Palestinian prisoners in Israeli jails endure appalling treatment. They are physically and psychologically abused by their Israeli jailers and have little or no legal recourse against the occupying power. Palestinian prisoners do engage in one form of resistance: hunger strikes.
A hunger strike is like a game. Who’s going to surrender first, the prison or the prisoner?
JOURNALIST AND RESEARCHER
For Palestinian prisoners in Israeli jails, hunger strikes have become a fixture of prison life. The frequency of hunger strikes is a testament to prisoners’ desperation. They would rather risk death by refusing to eat than accept their abysmal treatment: solitary confinement, humiliating strip-searches, sleep deprivation and beatings.
Hundreds of Palestinian prisoners are held in ‘administrative detention’ – without being charged or even being told what crimes they are believed to have committed. They are denied a full range of basic rights – from family visits to due legal process. For these prisoners, hunger strikes are virtually the only way they have to fight back.
Hunger strikes have a long tradition in non-violent resistance movements. People fast as an act of political protest, to raise awareness about their plight, or challenge their oppressors. Mahatma Gandhi engaged in several hunger strikes to protest British rule of India. Imprisoned members of the Provisional Irish Republican Army also used hunger strikes to pressure their jailers to release them.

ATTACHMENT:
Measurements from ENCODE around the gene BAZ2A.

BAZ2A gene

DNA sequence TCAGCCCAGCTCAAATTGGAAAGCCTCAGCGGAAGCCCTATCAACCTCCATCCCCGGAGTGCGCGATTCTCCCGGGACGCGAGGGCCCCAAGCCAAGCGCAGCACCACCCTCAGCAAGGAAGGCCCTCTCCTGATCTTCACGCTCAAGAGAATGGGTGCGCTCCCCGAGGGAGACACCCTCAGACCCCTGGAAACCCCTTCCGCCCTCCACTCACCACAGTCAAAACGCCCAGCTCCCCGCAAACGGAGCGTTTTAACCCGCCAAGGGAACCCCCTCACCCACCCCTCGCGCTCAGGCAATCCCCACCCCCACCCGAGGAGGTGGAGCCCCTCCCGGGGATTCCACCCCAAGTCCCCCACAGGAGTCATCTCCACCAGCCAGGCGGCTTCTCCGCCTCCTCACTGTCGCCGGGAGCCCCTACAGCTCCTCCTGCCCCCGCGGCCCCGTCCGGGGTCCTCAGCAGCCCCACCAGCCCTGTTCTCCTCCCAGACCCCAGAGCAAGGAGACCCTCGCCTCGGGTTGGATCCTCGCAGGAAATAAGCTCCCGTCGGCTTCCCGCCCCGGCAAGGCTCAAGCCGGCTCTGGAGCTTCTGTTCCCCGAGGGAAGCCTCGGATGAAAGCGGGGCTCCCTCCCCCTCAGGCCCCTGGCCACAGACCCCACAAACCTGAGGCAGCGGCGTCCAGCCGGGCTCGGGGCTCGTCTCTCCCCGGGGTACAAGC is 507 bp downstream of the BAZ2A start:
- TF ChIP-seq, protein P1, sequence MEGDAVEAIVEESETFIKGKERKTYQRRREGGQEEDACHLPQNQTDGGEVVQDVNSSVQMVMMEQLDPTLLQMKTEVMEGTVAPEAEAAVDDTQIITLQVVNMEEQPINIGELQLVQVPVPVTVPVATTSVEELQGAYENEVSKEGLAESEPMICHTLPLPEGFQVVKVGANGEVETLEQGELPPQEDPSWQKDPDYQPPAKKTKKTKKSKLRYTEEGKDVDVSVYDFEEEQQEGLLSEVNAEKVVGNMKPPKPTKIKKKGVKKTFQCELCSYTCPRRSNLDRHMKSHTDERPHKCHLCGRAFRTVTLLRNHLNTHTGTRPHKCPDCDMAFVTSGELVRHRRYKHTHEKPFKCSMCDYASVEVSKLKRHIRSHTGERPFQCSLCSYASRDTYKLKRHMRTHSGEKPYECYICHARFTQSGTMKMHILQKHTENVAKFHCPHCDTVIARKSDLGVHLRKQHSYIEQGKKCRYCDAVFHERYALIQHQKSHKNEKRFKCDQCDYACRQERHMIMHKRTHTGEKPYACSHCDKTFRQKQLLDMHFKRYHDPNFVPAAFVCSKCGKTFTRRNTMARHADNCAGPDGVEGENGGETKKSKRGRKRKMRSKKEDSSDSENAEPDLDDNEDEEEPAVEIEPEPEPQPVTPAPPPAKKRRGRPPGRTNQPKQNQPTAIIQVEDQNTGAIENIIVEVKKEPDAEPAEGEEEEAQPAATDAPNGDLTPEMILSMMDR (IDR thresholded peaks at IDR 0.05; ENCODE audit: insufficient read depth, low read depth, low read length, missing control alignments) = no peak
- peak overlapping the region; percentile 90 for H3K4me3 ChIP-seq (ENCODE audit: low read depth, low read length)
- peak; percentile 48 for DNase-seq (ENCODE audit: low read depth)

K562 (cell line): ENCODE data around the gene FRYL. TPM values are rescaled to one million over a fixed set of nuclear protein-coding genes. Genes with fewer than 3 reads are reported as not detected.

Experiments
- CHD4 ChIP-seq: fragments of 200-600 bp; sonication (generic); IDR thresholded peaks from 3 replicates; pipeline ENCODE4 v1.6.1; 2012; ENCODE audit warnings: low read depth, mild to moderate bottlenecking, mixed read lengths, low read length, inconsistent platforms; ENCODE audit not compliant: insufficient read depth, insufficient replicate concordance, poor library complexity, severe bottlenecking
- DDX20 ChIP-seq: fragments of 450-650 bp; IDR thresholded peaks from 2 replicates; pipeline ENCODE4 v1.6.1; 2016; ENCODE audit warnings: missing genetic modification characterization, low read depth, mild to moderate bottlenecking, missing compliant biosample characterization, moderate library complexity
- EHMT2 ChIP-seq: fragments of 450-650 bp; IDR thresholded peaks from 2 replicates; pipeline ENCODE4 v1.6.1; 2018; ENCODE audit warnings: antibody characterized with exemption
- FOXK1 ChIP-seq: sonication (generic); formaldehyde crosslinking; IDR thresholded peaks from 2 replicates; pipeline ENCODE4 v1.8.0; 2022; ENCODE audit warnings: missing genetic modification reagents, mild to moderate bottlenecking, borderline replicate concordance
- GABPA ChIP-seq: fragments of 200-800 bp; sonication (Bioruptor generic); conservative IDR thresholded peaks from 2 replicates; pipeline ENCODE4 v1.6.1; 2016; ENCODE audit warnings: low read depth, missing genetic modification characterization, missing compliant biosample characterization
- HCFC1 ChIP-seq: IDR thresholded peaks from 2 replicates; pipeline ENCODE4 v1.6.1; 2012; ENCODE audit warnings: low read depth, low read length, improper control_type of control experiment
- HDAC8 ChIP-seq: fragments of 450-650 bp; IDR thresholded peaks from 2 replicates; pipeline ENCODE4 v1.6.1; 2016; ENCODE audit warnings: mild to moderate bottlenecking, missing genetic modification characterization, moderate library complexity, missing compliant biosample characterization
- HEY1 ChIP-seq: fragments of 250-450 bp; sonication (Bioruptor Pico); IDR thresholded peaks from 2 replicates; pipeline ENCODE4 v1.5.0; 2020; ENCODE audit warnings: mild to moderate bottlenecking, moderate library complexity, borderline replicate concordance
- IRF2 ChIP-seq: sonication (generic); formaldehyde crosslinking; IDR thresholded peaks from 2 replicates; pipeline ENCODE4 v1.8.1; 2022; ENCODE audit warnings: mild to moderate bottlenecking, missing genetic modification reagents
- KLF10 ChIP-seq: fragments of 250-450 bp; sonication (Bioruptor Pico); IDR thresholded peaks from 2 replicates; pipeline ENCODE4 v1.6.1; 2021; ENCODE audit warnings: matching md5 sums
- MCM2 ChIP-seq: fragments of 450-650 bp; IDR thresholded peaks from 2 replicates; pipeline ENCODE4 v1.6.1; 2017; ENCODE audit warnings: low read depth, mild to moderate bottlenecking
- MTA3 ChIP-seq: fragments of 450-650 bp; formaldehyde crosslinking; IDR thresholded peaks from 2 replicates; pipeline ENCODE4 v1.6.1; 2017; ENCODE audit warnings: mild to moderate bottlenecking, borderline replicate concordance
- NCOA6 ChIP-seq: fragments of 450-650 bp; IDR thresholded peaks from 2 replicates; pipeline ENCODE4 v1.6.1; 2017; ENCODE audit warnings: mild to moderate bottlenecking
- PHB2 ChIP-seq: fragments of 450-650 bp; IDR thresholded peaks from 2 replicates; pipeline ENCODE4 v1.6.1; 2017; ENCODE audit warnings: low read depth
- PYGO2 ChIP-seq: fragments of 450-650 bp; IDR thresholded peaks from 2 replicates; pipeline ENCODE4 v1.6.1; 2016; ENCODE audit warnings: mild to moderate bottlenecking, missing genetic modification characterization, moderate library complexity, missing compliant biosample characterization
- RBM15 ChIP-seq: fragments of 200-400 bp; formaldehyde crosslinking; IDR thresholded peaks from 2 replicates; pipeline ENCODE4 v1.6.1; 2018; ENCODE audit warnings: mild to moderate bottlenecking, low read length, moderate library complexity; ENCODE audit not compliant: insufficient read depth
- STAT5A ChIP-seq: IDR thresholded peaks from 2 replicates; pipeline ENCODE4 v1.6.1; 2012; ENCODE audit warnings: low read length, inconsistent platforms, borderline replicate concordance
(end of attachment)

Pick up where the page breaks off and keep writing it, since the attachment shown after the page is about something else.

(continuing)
The success of a hunger strike depends on three factors: media attention, support from the public and – perhaps most crucially – the striker’s determination. For anyone engaging in a hunger strike, there is a very real risk that their act of protest will be their final one. A person’s health rapidly declines without food; after two weeks, the body starts to dissolve tissue to stay alive, while after two months, there is the risk of death from heart failure.
STORY OF A FORMER PALESTINIAN PRISONER ON A HUNGER STRIKE
Palestinian prisoners have staged dozens of hunger strikes since the Israeli occupation began. In some cases, these strikes have ended with prisoners having their basic demands met. However, in many instances, the prisoners’ victories have been temporary, and their suffering is ongoing. ‘Administrative detention’ and arbitrary arrests continue in the OPT, and so Palestinian prisoners also continue to plan more hunger strikes.